Sift together and add:
3 C flour                                     1 tsp baking soda
1 tsp salt                                     1 tsp cinnamon

Add 1/2 C chopped nuts.
Bake in 2 8x5 loaf pans, greased and floured, for 1 hour and 25 minutes at 325 degrees.
**********

Pumpkin Oatmeal Chocolate Chip Bread
~adapted from Florence Jansen

3 eggs                              1 1/4 C sugar
1 C pumpkin                    1/2 C oil
1/3 C water

Dry ingredients:
1 tsp salt                          1 3/4 C flour
3/4 tsp baking soda          2 tsp cinnamon
1 tsp nutmeg                     1 C oatmeal
12 oz chocolate chips

Beat eggs till frothy.  Add sugar gradually, beat till thick and lemon colored.  Stir in pumpkin, oil and water.  Blend well.  Mix and sift dry ingredients.  Add gradually to pumpkin mixture, blending well.
Stir in oats and chips.  Pour into 2 well greased and floured 8x5" loaf pans. (can also be baked in a ring or bundt cake pan)
Bake at 350 degrees for about 40-50 minutes or until loaf springs back to touch.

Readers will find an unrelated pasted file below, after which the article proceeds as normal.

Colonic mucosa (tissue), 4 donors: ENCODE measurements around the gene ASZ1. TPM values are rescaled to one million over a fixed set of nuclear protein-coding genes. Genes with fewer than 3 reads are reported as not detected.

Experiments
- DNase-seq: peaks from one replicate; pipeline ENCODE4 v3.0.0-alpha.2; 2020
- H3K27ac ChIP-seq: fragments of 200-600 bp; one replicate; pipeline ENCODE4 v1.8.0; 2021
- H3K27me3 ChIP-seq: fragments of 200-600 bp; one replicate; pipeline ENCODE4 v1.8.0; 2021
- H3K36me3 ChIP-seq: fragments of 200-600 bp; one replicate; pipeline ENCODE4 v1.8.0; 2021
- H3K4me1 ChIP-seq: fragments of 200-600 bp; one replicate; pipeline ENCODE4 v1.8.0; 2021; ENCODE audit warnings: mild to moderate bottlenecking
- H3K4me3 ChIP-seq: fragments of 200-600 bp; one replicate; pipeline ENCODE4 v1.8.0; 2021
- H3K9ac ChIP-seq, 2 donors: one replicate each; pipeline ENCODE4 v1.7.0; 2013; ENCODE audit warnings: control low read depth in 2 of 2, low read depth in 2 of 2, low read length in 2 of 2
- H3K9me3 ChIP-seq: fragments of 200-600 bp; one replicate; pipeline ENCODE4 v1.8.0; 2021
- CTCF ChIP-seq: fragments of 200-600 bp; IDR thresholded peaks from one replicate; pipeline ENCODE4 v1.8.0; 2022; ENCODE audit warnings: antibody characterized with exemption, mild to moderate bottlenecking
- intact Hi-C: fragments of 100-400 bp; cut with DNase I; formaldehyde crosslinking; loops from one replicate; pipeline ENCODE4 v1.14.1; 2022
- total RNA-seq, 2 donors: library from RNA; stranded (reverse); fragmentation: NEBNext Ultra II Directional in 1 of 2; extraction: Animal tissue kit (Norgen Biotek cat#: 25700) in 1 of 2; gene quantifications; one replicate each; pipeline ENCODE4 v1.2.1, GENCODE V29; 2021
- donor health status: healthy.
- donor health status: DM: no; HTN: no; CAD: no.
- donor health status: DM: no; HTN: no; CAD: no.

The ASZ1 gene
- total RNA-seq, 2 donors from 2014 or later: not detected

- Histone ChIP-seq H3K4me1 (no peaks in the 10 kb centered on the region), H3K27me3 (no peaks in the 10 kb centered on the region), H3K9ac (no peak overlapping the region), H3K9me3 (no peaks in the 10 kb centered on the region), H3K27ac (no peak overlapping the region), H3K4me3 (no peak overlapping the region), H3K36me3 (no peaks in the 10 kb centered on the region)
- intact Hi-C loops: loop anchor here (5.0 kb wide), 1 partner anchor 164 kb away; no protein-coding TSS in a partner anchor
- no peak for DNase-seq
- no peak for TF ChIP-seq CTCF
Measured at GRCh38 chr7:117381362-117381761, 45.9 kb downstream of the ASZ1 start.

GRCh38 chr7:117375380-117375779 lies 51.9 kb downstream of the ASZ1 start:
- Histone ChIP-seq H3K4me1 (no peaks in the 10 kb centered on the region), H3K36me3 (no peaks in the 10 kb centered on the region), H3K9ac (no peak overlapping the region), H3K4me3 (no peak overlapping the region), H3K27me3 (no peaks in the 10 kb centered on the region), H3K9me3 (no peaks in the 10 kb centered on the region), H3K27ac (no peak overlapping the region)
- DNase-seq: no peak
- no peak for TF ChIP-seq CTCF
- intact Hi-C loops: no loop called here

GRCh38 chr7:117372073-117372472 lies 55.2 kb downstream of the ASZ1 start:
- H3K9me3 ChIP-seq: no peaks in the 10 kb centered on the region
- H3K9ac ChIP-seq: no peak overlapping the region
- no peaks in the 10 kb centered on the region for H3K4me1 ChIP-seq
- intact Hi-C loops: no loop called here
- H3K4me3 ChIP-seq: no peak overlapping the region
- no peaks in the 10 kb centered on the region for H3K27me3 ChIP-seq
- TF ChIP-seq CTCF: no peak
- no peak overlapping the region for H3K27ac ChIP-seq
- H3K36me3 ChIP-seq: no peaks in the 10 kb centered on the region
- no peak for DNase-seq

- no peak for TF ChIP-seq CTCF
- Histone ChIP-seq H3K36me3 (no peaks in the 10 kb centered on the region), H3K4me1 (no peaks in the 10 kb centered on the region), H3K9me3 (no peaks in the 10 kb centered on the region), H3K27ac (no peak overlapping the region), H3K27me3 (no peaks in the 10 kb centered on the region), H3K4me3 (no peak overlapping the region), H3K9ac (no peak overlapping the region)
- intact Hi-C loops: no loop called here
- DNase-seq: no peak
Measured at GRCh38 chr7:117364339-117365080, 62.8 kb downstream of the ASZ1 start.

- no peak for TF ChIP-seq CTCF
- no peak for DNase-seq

Dust with powdered sugar if desired.

Friday, December 10, 2010

How to explain this thing called shyness

One of my early in life memories is me peering out at non-family members from behind the skirts of my mother and sisters and hearing them explain, "she's shy".  Perhaps it helped people understand my countenance, but it didn't help me at all.  What would've helped?  I have no idea.

I have "a friend" (yup, quotation marks. she's a friend who's not always a friend.) who believes that shyness is an attitude--that shy people just aren't trying.  How I'd love for her to experience the world from my perspective!  Yet, as much as I'd like to help others understand this thing called shyness, I'm unsure where to even begin.